The upper housing 230 includes a cylindrical body having a bore disposed through the body, through which the inner mandrel 220 is provided. The upper housing 230 includes an opening 235 disposed through the body of the housing that establishes fluid communication between the bore of the inner mandrel 220 and the annulus surrounding the unloader 200 via the first opening 223 of the inner mandrel 220. The opening 235 may comprise a nozzle to controllably inject fluid into the annulus surrounding the unloader 200. When the unloader 200 is in the closed position, the first opening 223 of the inner mandrel 220 is sealingly isolated from the opening 235 of the upper housing 230, and when the unloader 200 is in the open position, the first opening 223 of the inner mandrel 220 is in fluid communication with the opening 235 of the upper housing 230. The unloader is actuated into the closed and open positions by relative axial movement between the inner mandrel 220 and the upper housing 230. A plurality of seals 212, 213, 214, and 215, such as o-rings, may be used to seal the inner mandrel 220/upper housing 230 interfaces, above and below the opening 235 of the upper housing 230.

The lower end of the upper housing 230 includes an enlarged inner diameter such that the piston 229 of the inner mandrel 220 is sealingly engaged with the inner diameter of the housing 230 and engages a shoulder formed on the inner diameter of the housing 230. A seal 216, such as an o-ring, may be used to seal the piston 229/upper housing 230 interface. The piston 229 includes an enlarged shoulder disposed on the outer diameter of the inner mandrel 220. In the closed position, piston 229 of the inner mandrel 220 abuts the shoulder formed on the inner diameter of the upper housing 230. The second opening 225 of the inner mandrel 220 is located adjacent the piston 229 of the inner mandrel 220 to allow fluid pressure to be communicated from the bore of the inner mandrel 220 to the piston 229. The lower end of the upper housing 230 includes a port 233 that establishes fluid communication between the annulus surrounding the unloader 200 and a chamber formed between the upper housing 230 and the inner mandrel 220 that is disposed adjacent the piston 229 of the inner mandrel 220. The port 233 may be used to introduce pressure back into the unloader 200 to reduce the pressure differential across the piston 229. Finally, the lower end of the upper housing 230 is coupled to the upper end of the coupler 240.

The coupler 240 includes a cylindrical body having a bore disposed through the body, through which the inner mandrel 220 is provided. The coupler 240 includes a shoulder disposed on its outer diameter against which the ends of the housings 230 and 260 engage. Seals 217 and 218, such as o-rings, may be positioned between the upper housing 230/lower housing 260/coupler 240/inner mandrel 220 interfaces. A set screw 243 is disposed through the body of the coupler 240 and engages a recess in the outer diameter of the inner mandrel 220 such that the inner mandrel is axially movable relative to the coupler 240 but is rotationally fixed relative to the coupler 240 and the upper and lower housings 230 and 260. The piston 229 of the inner mandrel 220 may engage the upper end of the coupler 240 when the unloader 200 is in a fully open position. Finally, the upper end of the lower housing 260 is coupled to the lower end of the coupler 240.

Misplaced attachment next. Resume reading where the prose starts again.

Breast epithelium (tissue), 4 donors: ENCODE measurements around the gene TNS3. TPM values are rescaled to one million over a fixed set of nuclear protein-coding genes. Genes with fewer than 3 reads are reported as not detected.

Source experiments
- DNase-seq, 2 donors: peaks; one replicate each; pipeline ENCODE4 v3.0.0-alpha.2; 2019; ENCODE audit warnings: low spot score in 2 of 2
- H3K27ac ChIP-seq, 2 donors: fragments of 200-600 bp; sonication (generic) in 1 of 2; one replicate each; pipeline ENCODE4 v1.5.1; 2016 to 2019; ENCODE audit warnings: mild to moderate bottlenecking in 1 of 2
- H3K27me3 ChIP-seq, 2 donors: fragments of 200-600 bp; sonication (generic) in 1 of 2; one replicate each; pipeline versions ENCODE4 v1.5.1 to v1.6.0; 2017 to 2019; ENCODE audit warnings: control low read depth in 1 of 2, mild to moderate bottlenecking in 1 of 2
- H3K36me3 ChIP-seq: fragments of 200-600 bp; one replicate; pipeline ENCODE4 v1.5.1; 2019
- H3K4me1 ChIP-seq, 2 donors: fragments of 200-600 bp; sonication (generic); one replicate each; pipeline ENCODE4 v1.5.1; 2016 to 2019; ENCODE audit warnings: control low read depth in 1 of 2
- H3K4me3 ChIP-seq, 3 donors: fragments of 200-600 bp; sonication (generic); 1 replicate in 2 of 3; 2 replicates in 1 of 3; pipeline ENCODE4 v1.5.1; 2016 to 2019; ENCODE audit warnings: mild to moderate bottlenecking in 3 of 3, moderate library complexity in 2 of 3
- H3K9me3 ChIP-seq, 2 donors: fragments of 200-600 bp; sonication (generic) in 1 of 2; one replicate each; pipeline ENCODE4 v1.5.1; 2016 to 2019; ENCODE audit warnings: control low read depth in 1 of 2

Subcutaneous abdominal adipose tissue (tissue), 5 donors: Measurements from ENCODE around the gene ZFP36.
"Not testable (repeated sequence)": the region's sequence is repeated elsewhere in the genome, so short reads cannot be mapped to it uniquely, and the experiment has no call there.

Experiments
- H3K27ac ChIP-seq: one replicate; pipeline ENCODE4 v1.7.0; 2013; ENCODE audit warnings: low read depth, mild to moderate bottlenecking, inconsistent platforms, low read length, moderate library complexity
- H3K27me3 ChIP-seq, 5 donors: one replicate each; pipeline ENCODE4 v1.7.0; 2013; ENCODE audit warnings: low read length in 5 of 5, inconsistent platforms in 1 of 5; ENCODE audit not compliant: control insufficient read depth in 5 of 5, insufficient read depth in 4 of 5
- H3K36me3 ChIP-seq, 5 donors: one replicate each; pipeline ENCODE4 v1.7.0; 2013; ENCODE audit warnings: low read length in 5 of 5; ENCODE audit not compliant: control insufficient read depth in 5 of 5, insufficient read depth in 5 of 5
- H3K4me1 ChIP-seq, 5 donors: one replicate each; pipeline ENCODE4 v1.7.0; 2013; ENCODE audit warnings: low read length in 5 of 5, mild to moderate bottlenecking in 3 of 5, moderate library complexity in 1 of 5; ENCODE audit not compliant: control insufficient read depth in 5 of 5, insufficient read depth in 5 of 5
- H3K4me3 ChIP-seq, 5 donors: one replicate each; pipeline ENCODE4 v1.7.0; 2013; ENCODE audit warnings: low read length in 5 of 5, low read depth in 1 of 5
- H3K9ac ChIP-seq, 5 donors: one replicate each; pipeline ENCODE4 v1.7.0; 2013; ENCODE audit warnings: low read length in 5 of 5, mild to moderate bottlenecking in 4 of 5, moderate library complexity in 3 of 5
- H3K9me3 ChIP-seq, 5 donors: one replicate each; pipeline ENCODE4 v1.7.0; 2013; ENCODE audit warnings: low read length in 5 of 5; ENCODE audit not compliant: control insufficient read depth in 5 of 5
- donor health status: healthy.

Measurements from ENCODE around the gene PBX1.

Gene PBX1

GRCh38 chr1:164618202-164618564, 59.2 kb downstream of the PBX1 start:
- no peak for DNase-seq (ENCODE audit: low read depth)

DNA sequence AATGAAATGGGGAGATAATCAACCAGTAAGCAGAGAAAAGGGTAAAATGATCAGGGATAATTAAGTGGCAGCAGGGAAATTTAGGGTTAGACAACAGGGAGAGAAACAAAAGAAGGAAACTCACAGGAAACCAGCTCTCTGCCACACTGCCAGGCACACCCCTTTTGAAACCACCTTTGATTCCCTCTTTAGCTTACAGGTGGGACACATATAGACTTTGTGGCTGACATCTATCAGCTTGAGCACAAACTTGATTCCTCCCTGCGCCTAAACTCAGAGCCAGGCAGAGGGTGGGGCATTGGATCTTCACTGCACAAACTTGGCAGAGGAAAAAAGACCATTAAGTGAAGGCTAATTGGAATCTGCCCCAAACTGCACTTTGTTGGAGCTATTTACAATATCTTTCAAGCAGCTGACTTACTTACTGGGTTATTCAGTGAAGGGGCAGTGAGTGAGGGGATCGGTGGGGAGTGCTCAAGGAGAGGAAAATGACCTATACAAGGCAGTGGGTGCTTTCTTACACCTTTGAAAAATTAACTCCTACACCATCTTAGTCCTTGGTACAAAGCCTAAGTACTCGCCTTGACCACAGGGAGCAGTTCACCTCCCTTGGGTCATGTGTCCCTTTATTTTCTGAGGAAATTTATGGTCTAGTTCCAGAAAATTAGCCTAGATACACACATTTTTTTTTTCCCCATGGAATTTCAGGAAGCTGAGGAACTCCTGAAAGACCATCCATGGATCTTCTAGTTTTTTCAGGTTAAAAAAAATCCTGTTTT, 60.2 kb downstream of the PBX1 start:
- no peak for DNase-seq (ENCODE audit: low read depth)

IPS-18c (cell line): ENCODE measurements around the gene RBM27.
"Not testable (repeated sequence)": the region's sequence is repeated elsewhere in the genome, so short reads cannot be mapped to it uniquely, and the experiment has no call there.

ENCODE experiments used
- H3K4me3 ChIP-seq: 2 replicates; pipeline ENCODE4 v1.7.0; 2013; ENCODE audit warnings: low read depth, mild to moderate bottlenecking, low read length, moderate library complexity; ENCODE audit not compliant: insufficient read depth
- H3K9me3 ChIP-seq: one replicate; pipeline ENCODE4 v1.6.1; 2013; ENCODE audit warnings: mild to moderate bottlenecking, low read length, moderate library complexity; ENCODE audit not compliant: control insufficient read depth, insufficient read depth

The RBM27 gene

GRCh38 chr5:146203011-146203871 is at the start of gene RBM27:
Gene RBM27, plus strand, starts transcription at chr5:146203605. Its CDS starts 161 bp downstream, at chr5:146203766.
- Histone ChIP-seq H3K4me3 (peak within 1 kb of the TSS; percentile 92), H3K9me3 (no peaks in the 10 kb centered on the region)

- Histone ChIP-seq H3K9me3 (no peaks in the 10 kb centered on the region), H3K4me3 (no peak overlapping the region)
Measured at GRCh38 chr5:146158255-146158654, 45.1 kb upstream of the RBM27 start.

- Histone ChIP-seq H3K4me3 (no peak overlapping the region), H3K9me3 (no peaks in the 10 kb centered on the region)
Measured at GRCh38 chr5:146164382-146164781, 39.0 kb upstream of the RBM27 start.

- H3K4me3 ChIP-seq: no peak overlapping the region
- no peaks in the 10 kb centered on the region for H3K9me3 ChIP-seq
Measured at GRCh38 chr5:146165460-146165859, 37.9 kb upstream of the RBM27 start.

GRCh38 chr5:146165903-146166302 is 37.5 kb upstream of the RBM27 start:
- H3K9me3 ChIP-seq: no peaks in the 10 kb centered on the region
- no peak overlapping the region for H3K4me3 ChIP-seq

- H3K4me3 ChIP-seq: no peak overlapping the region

The lower housing 260 includes a cylindrical body having a bore disposed through the body, through which the inner mandrel 220 is provided. The lower housing 260 also includes an enlarged inner diameter at its upper end, forming a chamber between the lower housing 260 and the inner mandrel 220 in which the biasing member 250 is disposed. The third opening 227 of the inner mandrel 220 is in fluid communication with the chamber. The lower end of the inner mandrel 220 sealingly engages a reduced inner diameter at the lower end of the lower housing 260 such that the bore of the inner mandrel 220 exits into the bore of the lower housing 260. A wiper ring 221 may be used at the lower end of the inner mandrel 220 between the inner mandrel 220/lower housing 260 interface to prevent and remove debris that flows through the unloader 200. The lower end of the lower housing 260 may be configured to threadedly connect to the packer 300A or other downhole tool of the assembly 100.